Thursday, July 28, 2011

Plunder of the Sun (1953)



Plunder of the Sun is a movie I’d never even heard of until very recently, and it’s one that is definitely worth a look.

I love movies that have a film noir feel but combine that with exotic locations. If they’re vaguely tropical locations even better. And if they feature actual location shooting in those exotic locations, better still. Plunder of the Sun ticks all those boxes.

Glenn Ford is Al Colby, a somewhat mysterious American who accepts what seems like a fairly simple job. He is employed by antiquarian Thomas Berrien (Francis L. Sullivan) to carry a package from one Central American country to another. The job is unlikely to be strictly legal, but then we get the feeling that Al Colby isn’t overly bothered by such details. On the other hand he’s not an out-and-out crook. He makes it clear he won’t be involved in smuggling drugs. When he’s assured that the package is merely a manuscript, a manuscript of great archaeological significance (which is why its export is not exactly legal), he’s happy enough to oblige. The fact that he’s more or less penniless and is going to be well paid helps to relieve any pangs of conscience.



Of course it turns out not to be so simple. Other people know about this manuscript, people with fewer moral scruples than Al Colby. And Colby’s employer doesn’t inspire much confidence. And then there are the women. Two of them, both beautiful and glamorous, but they’re both up to something. And Jefferson (Sean McClory) is definitely up to no good and obviously wants that manuscript.

Colby is a pretty stubborn guy though and he’s not inclined to back down, plus he’s getting a dose of gold fever. Because that’s what it’s about - the manuscript is the key to a fabulous treasure of gold and silver from the ancient Zapotec civilisation of Mexico.



Colby is going to need help from someone who can translate the manuscript. That leads him to a somewhat unscrupulous archaeologist, Navarro. And it leads him back to Anna Luz (Patricia Medina) one of the femmes fatales he encountered on the steamer. She’s Navarro’s ward and is being pressured to marry his son.

Colby eventually finds himself as an unwilling partner of the even more unscrupulous Jefferson. Jefferson is involved in the antiquities trade as well but in truth he’s an out-and-out crook. And Jefferson has a really bad case of gold fever and has no intention of sharing the treasure with anyone.



This movie does have some problems. In fact it has one major problem, and that’s Jonathan Latimer’s script. David Dodge’s terrific novel of the same name combined hardboiled adventure with complex characteristics and interrelationships between characters. Latimer has kept the same basic cast of characters but he’s softened many of the minor characters and eliminated the really interesting relationships between them.

There’s no problem with simplifying a complex plot and stripping it down to make it merely an exciting adventure yarn but Latimer has done it in a very untidy way. He’s ended up with several characters who no longer serve any purpose in the narrative but they’re still there and now they only serve as entirely unnecessary and confusing distractions. They wander in and out of the movie but have no connection with the main characters or with the plot.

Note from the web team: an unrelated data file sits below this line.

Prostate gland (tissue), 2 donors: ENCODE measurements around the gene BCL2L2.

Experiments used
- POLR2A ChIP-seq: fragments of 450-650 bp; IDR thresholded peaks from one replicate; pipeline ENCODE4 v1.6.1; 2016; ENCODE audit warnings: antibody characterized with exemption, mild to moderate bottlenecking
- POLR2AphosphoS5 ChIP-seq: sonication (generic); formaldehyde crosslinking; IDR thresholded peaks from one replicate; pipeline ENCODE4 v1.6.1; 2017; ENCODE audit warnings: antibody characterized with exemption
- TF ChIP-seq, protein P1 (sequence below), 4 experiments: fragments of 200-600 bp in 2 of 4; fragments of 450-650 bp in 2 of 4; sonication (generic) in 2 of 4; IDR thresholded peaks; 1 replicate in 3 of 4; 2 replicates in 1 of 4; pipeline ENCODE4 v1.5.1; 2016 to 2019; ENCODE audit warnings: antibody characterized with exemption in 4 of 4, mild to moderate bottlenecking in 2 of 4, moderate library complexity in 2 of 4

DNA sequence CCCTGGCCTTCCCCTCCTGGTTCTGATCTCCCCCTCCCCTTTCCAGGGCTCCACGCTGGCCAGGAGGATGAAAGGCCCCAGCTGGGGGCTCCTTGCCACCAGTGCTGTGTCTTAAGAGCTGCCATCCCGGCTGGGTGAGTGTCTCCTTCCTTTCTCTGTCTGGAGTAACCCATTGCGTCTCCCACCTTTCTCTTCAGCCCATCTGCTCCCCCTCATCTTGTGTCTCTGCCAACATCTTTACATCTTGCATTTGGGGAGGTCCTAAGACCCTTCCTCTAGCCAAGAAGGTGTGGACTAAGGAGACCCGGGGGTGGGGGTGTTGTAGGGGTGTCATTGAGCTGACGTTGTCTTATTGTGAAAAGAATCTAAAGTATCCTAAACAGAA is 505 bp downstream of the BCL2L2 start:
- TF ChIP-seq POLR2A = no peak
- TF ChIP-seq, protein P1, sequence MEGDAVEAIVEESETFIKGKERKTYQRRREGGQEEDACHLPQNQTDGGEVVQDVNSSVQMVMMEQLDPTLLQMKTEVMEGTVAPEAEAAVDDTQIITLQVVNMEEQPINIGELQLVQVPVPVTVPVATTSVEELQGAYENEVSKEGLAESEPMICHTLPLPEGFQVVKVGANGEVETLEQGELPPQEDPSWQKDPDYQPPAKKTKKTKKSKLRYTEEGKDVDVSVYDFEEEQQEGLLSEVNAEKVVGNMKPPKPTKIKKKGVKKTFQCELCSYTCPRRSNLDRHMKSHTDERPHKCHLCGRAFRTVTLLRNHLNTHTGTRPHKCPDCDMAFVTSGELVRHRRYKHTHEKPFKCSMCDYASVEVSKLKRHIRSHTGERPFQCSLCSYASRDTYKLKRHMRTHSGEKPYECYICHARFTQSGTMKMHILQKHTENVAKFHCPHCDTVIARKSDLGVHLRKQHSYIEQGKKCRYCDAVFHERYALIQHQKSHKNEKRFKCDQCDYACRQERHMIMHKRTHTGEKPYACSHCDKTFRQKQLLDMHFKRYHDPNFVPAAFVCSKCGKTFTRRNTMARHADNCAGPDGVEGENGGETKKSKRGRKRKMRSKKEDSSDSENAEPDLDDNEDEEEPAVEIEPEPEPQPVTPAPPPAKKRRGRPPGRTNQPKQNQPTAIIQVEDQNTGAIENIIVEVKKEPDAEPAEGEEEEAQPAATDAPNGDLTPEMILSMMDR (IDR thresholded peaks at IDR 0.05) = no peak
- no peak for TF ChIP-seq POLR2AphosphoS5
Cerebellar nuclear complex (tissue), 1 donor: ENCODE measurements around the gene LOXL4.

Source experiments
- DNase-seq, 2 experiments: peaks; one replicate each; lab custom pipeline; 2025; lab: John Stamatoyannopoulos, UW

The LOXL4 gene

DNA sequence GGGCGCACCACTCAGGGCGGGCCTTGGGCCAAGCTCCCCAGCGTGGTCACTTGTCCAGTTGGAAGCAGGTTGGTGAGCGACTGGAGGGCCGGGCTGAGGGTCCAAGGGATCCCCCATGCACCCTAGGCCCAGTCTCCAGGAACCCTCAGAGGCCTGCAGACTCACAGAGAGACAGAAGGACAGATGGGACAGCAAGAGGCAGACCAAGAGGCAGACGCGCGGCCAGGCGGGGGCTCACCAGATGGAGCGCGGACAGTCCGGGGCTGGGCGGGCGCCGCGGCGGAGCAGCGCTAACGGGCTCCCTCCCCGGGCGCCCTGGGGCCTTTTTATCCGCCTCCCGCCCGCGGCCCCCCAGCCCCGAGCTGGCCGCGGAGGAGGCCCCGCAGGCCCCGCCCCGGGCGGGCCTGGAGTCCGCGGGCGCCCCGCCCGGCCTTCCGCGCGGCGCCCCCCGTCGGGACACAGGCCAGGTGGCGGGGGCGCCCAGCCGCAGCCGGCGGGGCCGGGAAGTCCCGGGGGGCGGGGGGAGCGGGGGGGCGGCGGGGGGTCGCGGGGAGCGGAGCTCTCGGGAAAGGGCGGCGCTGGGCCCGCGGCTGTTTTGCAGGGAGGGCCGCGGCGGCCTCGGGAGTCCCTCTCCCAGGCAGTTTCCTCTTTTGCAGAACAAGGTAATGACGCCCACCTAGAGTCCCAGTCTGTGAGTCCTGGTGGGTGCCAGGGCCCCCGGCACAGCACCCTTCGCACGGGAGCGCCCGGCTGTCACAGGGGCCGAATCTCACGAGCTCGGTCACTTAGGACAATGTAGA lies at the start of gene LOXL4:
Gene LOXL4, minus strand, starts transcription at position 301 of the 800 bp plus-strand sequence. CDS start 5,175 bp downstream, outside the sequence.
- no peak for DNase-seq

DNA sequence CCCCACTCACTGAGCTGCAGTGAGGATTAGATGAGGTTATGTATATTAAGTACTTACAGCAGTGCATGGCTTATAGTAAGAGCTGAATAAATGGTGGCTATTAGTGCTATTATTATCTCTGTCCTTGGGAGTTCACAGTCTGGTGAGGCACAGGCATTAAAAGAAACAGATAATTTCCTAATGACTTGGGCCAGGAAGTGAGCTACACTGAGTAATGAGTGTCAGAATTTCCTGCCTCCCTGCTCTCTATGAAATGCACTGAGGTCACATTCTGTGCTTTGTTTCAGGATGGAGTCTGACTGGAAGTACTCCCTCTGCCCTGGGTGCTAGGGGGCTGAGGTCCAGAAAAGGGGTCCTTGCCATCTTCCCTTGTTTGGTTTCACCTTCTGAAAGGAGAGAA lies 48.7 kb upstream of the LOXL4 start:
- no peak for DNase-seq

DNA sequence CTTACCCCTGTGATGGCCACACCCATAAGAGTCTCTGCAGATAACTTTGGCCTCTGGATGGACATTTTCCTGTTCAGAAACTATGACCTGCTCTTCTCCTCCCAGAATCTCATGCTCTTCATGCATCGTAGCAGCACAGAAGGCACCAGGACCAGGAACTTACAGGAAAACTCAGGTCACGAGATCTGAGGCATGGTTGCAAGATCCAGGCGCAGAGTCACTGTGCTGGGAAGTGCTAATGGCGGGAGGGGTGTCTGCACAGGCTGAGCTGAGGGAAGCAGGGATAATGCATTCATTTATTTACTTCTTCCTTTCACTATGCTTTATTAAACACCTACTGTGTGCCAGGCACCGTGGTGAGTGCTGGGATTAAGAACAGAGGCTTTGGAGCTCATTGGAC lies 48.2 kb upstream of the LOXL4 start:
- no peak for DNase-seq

Luckily the movie has plenty of strengths to compensate for the weakness of the script. There’s some magnificent location shooting in Mexico, and director John Farrow doesn’t just throw in exotic locations for the sake of it. They play a vital role in the film. Cinematographer Jack Draper does a superb job and he and Farrow give the movie some wonderful film noir atmosphere. The entire movie was shot in Mexico, with the studio scenes being filmed in Churubusco Studios in Mexico City. The location shooting was done at a number of Zapotec and Mayan sites.

The movie’s other strength is the acting. Glenn Ford is what I’d call a minimalist actor. Most of the time you don’t even notice his acting, and it’s a style of acting that works very well in film noir. He also adds a dark edge to Al Colby which helps to compensate for the deficiencies of the screenplay. If Francis L. Sullivan as Berrien is the poor man’s Sidney Greenstreet then Diana Lynn as Julie is definitely the poor man’s Gloria Grahame. She’s good, but it’s unfortunate for her that Julie is one of the orphan characters who played an important role in the novel but serve no purpose in the movie. Sean McClory makes a splendid villain with his bleached blonde hair and bad attitude.



This was one of the first films made by John Wayne’s production company, at that time called Wayne-Fellows Production but later to become Batjac Productions. They had a distribution deal with Warner Brothers. They wanted Wayne to star but he quite rightly pointed out that he wasn’t suited for the role and recommended Glenn Ford instead (which turned out to be an excellent suggestion).

The Region 4 DVD comes, rather surprisingly, packed with extras. One of the most interesting features an archaeologist who relates the real Zapotec civilisation and the ancient sites featured in the movie to the movie itself. A clever and imaginative extra. It’s also a superb transfer.

Despite its flaws this is a very entertaining and visually impressive movie. Recommended.

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